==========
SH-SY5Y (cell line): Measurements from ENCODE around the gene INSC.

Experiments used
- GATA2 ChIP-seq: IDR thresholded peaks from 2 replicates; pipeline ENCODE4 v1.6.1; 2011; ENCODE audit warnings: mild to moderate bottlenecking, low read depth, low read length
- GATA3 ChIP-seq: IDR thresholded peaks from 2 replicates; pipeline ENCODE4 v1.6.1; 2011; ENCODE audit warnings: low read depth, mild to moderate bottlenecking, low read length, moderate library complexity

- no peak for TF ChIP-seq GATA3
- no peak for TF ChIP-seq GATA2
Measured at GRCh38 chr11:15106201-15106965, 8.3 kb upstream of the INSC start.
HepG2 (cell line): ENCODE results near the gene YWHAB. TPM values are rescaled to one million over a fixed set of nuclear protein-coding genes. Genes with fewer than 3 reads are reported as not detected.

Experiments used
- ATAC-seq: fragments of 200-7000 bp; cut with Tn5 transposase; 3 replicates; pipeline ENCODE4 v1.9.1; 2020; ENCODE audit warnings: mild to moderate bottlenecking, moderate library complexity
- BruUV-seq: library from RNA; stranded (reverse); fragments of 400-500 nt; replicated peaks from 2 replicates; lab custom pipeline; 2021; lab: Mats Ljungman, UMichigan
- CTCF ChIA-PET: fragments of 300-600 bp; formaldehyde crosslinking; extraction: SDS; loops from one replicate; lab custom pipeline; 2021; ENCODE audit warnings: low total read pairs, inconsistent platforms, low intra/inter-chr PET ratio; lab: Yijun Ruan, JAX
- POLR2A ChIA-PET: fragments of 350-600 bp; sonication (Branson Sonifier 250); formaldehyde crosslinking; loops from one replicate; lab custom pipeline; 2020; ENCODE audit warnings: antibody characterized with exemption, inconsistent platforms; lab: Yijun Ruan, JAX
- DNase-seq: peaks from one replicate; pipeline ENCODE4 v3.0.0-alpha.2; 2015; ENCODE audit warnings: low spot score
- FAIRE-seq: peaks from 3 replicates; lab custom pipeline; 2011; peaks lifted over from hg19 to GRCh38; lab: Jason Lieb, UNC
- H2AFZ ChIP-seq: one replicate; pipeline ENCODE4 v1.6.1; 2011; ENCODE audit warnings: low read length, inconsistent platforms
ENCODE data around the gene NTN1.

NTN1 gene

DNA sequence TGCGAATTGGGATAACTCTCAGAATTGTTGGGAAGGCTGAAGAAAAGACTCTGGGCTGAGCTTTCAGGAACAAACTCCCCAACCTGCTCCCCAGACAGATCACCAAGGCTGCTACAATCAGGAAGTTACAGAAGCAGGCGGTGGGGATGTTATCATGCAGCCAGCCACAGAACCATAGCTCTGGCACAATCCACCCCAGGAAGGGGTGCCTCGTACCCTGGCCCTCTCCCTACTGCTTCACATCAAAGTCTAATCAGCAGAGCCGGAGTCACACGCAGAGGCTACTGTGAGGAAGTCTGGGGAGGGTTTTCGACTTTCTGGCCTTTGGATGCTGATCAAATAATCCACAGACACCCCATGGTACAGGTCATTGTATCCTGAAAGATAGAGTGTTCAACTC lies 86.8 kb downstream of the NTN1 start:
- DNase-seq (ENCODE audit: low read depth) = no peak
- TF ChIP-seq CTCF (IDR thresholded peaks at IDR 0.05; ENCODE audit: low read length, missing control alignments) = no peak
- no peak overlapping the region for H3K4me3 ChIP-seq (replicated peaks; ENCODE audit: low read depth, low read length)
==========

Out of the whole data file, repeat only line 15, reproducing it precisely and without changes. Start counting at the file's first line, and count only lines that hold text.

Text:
- FAIRE-seq: peaks from 3 replicates; lab custom pipeline; 2011; peaks lifted over from hg19 to GRCh38; lab: Jason Lieb, UNC